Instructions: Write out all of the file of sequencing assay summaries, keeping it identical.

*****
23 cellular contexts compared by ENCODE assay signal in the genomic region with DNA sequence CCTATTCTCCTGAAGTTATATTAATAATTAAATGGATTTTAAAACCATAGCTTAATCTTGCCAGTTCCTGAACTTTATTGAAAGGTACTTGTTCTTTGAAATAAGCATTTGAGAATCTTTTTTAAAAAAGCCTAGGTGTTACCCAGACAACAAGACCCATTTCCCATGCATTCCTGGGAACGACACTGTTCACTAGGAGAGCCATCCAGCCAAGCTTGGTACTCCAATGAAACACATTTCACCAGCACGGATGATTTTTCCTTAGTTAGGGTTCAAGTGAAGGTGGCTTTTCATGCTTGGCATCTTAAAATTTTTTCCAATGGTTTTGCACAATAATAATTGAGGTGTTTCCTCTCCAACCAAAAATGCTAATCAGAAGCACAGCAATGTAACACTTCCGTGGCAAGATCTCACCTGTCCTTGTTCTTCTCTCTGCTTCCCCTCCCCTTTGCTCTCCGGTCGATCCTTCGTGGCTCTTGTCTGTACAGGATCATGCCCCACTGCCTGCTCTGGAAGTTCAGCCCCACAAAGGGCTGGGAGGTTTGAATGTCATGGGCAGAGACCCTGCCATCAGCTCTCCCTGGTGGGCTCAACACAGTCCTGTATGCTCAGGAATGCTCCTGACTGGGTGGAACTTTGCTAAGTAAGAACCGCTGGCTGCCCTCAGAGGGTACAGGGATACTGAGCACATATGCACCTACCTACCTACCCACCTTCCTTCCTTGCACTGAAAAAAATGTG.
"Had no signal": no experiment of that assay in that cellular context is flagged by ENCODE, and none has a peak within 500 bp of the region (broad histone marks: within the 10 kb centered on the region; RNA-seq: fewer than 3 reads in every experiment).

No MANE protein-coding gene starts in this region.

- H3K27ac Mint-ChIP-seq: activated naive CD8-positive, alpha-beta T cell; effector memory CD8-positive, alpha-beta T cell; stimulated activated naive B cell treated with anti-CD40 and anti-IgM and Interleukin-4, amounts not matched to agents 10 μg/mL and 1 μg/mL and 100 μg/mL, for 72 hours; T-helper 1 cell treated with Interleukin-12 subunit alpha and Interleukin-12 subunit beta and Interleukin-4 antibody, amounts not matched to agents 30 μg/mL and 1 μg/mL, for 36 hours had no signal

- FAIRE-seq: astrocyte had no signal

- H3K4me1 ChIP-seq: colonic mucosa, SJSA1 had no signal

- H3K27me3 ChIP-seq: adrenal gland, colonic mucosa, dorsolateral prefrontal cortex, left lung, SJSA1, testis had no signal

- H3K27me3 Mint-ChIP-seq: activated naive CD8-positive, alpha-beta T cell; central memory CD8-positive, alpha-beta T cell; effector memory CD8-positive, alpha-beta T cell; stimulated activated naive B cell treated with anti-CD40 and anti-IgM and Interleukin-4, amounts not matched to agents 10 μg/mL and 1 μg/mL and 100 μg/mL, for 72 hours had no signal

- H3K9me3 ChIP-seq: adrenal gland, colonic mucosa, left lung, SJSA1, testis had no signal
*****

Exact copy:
23 cellular contexts compared by ENCODE assay signal in the genomic region with DNA sequence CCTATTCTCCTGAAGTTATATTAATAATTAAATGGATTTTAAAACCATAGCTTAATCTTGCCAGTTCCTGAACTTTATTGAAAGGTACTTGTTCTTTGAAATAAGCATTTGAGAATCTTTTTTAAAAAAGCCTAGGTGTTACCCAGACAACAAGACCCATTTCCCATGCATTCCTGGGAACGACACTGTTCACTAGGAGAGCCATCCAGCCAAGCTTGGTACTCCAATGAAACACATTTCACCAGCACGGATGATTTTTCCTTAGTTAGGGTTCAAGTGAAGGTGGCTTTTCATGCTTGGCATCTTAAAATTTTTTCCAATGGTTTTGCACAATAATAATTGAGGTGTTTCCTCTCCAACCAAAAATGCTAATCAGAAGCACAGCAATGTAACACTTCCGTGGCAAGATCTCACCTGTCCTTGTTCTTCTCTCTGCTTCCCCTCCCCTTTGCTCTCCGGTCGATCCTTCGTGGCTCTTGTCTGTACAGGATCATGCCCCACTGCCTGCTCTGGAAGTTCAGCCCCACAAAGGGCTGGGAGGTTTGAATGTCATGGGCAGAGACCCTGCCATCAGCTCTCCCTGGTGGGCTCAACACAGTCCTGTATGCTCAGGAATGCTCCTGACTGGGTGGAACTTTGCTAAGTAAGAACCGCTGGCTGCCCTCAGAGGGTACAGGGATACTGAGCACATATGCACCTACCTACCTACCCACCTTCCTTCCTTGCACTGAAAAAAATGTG.
"Had no signal": no experiment of that assay in that cellular context is flagged by ENCODE, and none has a peak within 500 bp of the region (broad histone marks: within the 10 kb centered on the region; RNA-seq: fewer than 3 reads in every experiment).

No MANE protein-coding gene starts in this region.

- H3K27ac Mint-ChIP-seq: activated naive CD8-positive, alpha-beta T cell; effector memory CD8-positive, alpha-beta T cell; stimulated activated naive B cell treated with anti-CD40 and anti-IgM and Interleukin-4, amounts not matched to agents 10 μg/mL and 1 μg/mL and 100 μg/mL, for 72 hours; T-helper 1 cell treated with Interleukin-12 subunit alpha and Interleukin-12 subunit beta and Interleukin-4 antibody, amounts not matched to agents 30 μg/mL and 1 μg/mL, for 36 hours had no signal

- FAIRE-seq: astrocyte had no signal

- H3K4me1 ChIP-seq: colonic mucosa, SJSA1 had no signal

- H3K27me3 ChIP-seq: adrenal gland, colonic mucosa, dorsolateral prefrontal cortex, left lung, SJSA1, testis had no signal

- H3K27me3 Mint-ChIP-seq: activated naive CD8-positive, alpha-beta T cell; central memory CD8-positive, alpha-beta T cell; effector memory CD8-positive, alpha-beta T cell; stimulated activated naive B cell treated with anti-CD40 and anti-IgM and Interleukin-4, amounts not matched to agents 10 μg/mL and 1 μg/mL and 100 μg/mL, for 72 hours had no signal

- H3K9me3 ChIP-seq: adrenal gland, colonic mucosa, left lung, SJSA1, testis had no signal